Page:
Like many subjects in mathematics, students taking courses in probability and statistics often struggle the most when it comes to applying the theory we teach in our courses to real world problems (or quasi-real world problems involving lots of balls and urns and drawers full of socks. Therefore it seems to me that one of the best things we can do with our students is give them lots and lots of exercises and problems to try. Yuri Suhov and Mark Kelbert's new book Probability and Statistics by Example is a great source for problems, some of which are standard but many of which were new to this reviewer. They wrote the book to serve their students at Cambridge University, and the bulk of the book consists of problems from the Tripos examinations between the years 1992 and 1999. Other problems come from various sources (all well-annotated by the authors) and were written as practice problems for the Tripos exams.
The first two chapters of the book cover 'Basic Probability' which the authors define as the material that is covered in the 1A Probability Examination. This includes both discrete probability — topics ranging from Bayes' Theorem and joint distributions to the inequalities of Chebyshev, Markov and Jensen — and continuous probability — starting with uniform distributions and culminating in the Central Limit Theorem. These chapters are essentially all dealt with in problems and solutions, with brief remarks and statements of theorems sprinkled throughout. The second half of the book covers 'Basic Statistics', and takes a slightly different format. Chapter Three is about parameter estimation, and instead of being a long list of problems it is a long list of example after example on topics such as Fisher's Theorem and Bayesian Estimation. Chapter Four, dealing with hypothesis testing, is structurally even more like a typical textbook, although the authors keep their explanations concrete even when discussing somewhat abstract theorems. Chapter Five gives nearly forty problems about statistics from the Tripos examinations, and again comes with full solutions to each problem.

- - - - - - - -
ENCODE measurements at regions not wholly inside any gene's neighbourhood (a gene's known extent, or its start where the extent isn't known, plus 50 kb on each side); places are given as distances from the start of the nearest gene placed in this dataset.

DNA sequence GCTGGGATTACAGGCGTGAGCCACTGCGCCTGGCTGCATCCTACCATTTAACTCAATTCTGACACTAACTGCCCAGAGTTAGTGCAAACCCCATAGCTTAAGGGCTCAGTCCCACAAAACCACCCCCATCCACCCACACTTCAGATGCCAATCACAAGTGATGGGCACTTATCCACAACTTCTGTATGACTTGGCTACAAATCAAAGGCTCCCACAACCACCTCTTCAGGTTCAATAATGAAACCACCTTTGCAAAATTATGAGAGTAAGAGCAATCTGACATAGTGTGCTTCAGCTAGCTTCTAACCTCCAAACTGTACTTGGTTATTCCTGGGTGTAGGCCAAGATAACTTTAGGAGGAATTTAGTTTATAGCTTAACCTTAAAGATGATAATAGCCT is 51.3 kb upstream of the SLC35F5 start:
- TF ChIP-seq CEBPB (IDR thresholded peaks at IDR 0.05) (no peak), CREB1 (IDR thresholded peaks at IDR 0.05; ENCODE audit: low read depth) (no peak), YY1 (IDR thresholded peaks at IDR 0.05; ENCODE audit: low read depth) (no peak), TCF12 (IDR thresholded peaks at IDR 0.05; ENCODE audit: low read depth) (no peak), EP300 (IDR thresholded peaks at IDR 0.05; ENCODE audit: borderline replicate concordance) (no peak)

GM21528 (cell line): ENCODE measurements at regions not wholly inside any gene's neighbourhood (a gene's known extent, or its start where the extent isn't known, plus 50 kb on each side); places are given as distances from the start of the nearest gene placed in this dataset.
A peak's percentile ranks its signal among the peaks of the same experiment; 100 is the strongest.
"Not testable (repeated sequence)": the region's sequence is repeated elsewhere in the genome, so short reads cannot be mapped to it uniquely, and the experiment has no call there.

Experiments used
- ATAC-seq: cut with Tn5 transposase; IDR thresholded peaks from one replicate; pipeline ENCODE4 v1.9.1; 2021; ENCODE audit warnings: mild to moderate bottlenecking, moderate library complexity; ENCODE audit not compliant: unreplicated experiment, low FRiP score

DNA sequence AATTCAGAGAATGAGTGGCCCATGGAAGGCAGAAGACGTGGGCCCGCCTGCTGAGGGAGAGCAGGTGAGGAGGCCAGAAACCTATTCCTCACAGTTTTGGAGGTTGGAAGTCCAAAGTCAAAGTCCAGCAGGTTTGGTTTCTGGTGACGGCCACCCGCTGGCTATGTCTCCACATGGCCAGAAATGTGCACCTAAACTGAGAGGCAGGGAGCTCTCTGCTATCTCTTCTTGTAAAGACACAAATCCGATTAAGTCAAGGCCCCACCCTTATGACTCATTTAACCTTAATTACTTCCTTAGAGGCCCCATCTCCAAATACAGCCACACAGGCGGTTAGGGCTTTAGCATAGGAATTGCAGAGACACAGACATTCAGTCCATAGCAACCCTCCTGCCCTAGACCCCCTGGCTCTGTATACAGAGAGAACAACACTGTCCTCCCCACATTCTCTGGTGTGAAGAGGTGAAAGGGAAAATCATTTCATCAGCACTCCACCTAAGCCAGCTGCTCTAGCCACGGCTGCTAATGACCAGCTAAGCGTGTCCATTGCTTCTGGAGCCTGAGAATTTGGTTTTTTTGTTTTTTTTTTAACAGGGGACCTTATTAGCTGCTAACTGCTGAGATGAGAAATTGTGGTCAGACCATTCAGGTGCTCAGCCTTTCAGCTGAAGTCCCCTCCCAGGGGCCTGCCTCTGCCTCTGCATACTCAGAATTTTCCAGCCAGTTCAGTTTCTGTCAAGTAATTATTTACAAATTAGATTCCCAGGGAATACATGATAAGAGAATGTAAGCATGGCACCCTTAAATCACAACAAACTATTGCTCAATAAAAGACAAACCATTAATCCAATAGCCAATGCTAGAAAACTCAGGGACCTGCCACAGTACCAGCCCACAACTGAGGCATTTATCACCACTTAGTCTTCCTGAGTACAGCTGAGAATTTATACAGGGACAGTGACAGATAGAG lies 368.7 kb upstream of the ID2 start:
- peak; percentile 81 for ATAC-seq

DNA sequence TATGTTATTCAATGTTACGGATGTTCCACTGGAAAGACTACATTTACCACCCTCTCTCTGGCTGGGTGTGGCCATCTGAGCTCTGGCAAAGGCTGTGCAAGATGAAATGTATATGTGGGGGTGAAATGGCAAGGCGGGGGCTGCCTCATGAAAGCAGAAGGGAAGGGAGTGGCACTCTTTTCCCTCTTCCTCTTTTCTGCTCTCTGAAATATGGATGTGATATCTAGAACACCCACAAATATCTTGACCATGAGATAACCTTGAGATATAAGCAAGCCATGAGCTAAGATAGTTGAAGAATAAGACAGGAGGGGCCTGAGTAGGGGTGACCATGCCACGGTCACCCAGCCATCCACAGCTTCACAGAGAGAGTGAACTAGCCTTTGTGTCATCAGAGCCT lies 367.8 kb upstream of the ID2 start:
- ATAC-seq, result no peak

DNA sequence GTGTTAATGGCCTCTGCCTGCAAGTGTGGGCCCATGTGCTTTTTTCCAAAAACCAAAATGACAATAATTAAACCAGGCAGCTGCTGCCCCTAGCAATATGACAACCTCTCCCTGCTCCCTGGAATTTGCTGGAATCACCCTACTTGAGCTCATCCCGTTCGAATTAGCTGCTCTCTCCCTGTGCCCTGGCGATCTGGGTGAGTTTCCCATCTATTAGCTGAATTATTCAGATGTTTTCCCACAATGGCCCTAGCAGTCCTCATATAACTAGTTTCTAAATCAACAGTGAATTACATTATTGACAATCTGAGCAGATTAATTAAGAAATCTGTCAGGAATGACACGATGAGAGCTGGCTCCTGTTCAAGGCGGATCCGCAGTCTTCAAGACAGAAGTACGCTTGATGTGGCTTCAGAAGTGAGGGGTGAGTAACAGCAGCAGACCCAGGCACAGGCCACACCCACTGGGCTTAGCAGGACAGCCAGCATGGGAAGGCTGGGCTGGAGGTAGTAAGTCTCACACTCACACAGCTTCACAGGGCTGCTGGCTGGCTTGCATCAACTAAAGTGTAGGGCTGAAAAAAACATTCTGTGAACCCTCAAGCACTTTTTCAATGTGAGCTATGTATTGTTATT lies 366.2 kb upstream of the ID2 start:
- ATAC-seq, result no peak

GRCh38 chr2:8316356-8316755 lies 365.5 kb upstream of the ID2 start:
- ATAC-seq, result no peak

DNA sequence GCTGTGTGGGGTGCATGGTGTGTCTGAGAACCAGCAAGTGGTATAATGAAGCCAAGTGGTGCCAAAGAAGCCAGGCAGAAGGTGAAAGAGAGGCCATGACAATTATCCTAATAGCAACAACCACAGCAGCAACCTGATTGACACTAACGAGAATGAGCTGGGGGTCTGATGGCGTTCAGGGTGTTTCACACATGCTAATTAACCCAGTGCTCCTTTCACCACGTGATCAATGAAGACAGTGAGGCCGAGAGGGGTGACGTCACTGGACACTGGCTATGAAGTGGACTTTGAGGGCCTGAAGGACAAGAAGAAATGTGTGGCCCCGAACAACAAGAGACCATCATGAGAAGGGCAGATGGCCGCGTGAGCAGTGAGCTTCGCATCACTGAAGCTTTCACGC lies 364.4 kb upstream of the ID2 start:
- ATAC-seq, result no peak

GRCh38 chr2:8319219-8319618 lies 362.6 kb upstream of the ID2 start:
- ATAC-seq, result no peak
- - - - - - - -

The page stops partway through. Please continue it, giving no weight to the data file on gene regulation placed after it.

A word about these solutions is worth giving: the authors explain that they chose not to just give the model solutions that the Tripos examiners created but for the most part choose to instead give solutions that students have written. These solutions are sometimes not as elegant or streamlined as a model solution might be, but the authors believe — and I concur — that the solutions will make more sense and be more natural to students who read them. The book is well-written, not just for the problems but also for the remarks and historical asides that the authors choose to include. While I am not sure that it is appropriate to use as a textbook for a course, I will certainly keep it on my desk next time I teach a similar course as a good resource for problems, and I would recommend it to any student wanting supplemental material.
Darren Glass is an Assistant Professor at Gettysburg College. His mathematical interests include algebraic geometry and number theory. He can be reached at firstname.lastname@example.org.